Q c = ( R Q D J n ) × ( J r J a ) × ( J w S R F ) × ( σ c 100 )
where RQD (rock quality designation) has a minimum score of 10, Jn symbolizes the score of the joint set number, Jr is the score for the roughness of the joint surface, Ja symbolizes the score for the clay filling or degree of alteration, Jw symbolizes the groundwater pressure effect scores, and the stress reduction factor (SRF) is the score for faulting, strength, and stress ratios in hard rocks, and squeezing or swelling. In Equation (4), σc is the uniaxial compressive strength of intact rock.
The rock-mass quality value is combined with the equivalent dimension (De), to obtain the necessary support for the tunnel. De is based on the safety requirement and tunnel span and can be calculated with Equation (5). The safety requirements depend upon the use of the tunnel. For safety requirements, the excavation support ratio (ESR) was introduced.
D e = S p a n   ( m ) E S R
ESR values are suggested for different tunnel categories based on their use; however, this can be used in each country, as per their safety standards for the tunnel [15,16]. The length of the rock bolt depends upon the tunnel span (B), as calculated with Equation (6) [3]:
L b ( m ) = 2 + 0.15 B E S R
The rock-bolt spacing can be found from the Q-system support chart that is a function of the rock-mass quality and presence of fiber-reinforced shotcrete (either sprayed or otherwise) for a 20 mm diameter fully grouted rock bolt [5,11].
The RMi system was proposed by Arild Palmstrom, based on the reduced rock strength caused by jointing, and it divides rock masses into five classes (very high, high, medium, low, and very low) [6,7]. In the RMi system, the ground behavior reflects the estimation of the tunnel support. The ground behavior is divided into continuous and discontinuous classes, based on the continuity factor (CF), which is the ratio of tunnel diameter (Dt) to block diameter (Db). Owing to the limitation of cases for the continuous ground, more details are available in the chart and equation for the discontinuous ground (5 < CF < 100). In the discontinuous ground, ground condition (Gc) is combined with the size ratio (Sr) to obtain the required support for the tunnel. Gc and Sr can be defined by using Equations (7) and (8), respectively [7].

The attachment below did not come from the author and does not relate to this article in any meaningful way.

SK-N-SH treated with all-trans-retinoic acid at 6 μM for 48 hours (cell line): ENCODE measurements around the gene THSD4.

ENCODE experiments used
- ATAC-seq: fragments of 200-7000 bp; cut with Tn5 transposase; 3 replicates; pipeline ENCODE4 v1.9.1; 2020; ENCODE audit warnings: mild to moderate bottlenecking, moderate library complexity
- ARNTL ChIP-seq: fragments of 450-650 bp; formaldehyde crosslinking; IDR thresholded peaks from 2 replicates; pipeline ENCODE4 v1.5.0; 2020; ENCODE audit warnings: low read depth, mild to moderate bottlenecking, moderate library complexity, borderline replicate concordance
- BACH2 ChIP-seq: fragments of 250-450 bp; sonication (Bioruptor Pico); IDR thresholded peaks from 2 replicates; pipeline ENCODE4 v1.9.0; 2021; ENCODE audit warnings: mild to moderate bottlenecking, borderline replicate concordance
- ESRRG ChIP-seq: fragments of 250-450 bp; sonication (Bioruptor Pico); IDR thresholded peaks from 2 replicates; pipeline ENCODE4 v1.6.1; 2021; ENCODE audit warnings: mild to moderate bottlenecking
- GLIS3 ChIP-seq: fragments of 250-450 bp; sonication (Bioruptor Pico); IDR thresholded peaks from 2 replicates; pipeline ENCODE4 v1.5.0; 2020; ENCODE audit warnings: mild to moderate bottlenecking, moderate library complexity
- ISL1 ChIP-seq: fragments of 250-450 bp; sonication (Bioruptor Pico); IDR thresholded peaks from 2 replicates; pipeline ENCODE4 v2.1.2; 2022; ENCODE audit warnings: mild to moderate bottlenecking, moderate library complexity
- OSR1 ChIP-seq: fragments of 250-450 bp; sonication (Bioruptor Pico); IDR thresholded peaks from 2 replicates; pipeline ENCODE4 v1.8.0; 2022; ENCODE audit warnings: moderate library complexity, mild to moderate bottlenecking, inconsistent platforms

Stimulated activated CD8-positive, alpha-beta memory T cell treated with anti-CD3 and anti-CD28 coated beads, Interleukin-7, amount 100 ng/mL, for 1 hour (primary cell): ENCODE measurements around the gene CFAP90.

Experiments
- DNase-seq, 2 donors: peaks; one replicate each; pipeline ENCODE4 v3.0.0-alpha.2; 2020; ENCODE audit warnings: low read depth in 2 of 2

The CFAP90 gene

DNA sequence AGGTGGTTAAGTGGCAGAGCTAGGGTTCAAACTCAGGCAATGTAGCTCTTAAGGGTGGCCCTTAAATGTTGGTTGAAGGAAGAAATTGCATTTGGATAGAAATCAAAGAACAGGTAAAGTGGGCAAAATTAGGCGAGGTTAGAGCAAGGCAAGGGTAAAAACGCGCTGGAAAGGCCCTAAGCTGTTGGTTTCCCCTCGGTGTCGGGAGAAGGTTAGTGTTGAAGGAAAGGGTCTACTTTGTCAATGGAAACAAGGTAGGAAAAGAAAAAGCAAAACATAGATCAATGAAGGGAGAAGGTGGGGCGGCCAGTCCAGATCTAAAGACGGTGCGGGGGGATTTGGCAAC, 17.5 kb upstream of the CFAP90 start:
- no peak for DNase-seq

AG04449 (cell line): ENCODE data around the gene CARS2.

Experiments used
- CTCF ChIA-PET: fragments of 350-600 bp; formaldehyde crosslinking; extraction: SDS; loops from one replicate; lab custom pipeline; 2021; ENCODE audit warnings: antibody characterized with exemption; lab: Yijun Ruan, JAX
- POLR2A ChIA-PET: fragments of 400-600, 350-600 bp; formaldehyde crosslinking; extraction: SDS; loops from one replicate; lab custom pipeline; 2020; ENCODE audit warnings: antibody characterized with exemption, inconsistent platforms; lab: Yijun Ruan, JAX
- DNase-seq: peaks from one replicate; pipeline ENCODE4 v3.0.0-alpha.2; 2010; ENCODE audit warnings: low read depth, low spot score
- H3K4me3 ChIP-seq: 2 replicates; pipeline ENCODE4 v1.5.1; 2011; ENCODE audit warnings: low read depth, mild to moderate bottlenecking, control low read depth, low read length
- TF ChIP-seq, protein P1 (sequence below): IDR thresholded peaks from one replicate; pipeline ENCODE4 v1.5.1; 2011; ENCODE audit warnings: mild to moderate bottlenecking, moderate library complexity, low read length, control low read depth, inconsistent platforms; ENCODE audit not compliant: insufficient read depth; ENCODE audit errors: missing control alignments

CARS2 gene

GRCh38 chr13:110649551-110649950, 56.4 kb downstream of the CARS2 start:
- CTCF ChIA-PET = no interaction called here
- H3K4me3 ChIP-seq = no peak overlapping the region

G c = R M i × S L × C
S r = C F × C 0 N j = ( D t D b ) × ( C 0 N j )
where SL = stress level adjustment; C = gravity adjustment factor for support in the roof or in the wall; C0 = adjustment for joint orientation; Nj = adjustment for number of joint sets.
Equations (9) and (10) are suggested for Lb calculation from Db and Dt and tunnel-wall height (Wt) [7].
L b ( r o o f ) ( m ) = 1.4 + 0.16 × D t ( m ) × ( 1 + 0.1 D b ( m ) )
L b ( w a l l ) ( m ) = 1.4 + 0.08 × ( D t ( m ) + 0.5 × W t ( m ) ) × ( 1 + 0.1 D b ( m ) )
Rock-bolt spacing is a function of Gc (37.6%) and Sr (62.4%) in the shotcrete area.

2.2. Field Test Details

The pull-out test scheme of rock bolts was conducted at the construction site for the Suseo-Pyeongtaek high-speed railway in the South Korean capital, Seoul. This site features the weathered gneiss rock, soft gneiss rock, and moderate gneiss rock assessed on three rock-mass classification systems (RQD, RMR, and Q systems), as shown in Table 1. Owing to the stress–strain relationship at the tunnel face [17], the rock-mass quality at the tunnel face during construction was comparatively lower than that predicted during the design. At the tunnel face, soft filling materials were observed in the dense joints. The groundwater leakage rate was 0~3.78 L/min from the soft rock and weathered rock, as shown in Figure 1a. The tunnel in this construction site was 12.6 m wide and 9.7 m high, with an average depth of 50 m at the location where pull-out tests were conducted. The conventional method was used during tunnel construction and was supported with fiber-reinforced shotcrete and rock bolts (25 mm in diameter). The thickness of shotcrete is 200, 150, and 100 mm for weathered, soft, and moderate rock mass, respectively. The 4 m long rock bolts were used in the moderate and soft rock masses, and the 5 m long rock bolts were used in the weathered rock mass.